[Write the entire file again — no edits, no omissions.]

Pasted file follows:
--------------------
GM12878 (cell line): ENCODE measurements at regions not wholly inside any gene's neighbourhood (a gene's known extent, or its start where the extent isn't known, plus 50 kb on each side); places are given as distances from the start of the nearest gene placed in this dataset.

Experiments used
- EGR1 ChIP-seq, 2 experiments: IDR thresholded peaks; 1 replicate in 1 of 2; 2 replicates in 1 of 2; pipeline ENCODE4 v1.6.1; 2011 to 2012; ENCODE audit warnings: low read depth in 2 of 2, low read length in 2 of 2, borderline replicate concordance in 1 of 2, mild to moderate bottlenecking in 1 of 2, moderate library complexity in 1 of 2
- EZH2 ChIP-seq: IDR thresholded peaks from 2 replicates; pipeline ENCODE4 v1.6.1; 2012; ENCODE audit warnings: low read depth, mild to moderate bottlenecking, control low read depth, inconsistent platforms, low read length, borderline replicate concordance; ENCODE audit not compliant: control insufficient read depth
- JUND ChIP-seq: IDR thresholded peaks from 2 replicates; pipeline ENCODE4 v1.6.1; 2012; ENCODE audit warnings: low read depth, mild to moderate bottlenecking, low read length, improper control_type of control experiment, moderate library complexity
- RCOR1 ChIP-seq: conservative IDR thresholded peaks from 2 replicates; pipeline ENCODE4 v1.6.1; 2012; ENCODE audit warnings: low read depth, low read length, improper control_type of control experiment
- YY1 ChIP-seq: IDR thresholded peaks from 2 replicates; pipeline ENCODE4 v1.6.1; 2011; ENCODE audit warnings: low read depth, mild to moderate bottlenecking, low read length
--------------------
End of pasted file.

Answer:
GM12878 (cell line): ENCODE measurements at regions not wholly inside any gene's neighbourhood (a gene's known extent, or its start where the extent isn't known, plus 50 kb on each side); places are given as distances from the start of the nearest gene placed in this dataset.

Experiments used
- EGR1 ChIP-seq, 2 experiments: IDR thresholded peaks; 1 replicate in 1 of 2; 2 replicates in 1 of 2; pipeline ENCODE4 v1.6.1; 2011 to 2012; ENCODE audit warnings: low read depth in 2 of 2, low read length in 2 of 2, borderline replicate concordance in 1 of 2, mild to moderate bottlenecking in 1 of 2, moderate library complexity in 1 of 2
- EZH2 ChIP-seq: IDR thresholded peaks from 2 replicates; pipeline ENCODE4 v1.6.1; 2012; ENCODE audit warnings: low read depth, mild to moderate bottlenecking, control low read depth, inconsistent platforms, low read length, borderline replicate concordance; ENCODE audit not compliant: control insufficient read depth
- JUND ChIP-seq: IDR thresholded peaks from 2 replicates; pipeline ENCODE4 v1.6.1; 2012; ENCODE audit warnings: low read depth, mild to moderate bottlenecking, low read length, improper control_type of control experiment, moderate library complexity
- RCOR1 ChIP-seq: conservative IDR thresholded peaks from 2 replicates; pipeline ENCODE4 v1.6.1; 2012; ENCODE audit warnings: low read depth, low read length, improper control_type of control experiment
- YY1 ChIP-seq: IDR thresholded peaks from 2 replicates; pipeline ENCODE4 v1.6.1; 2011; ENCODE audit warnings: low read depth, mild to moderate bottlenecking, low read length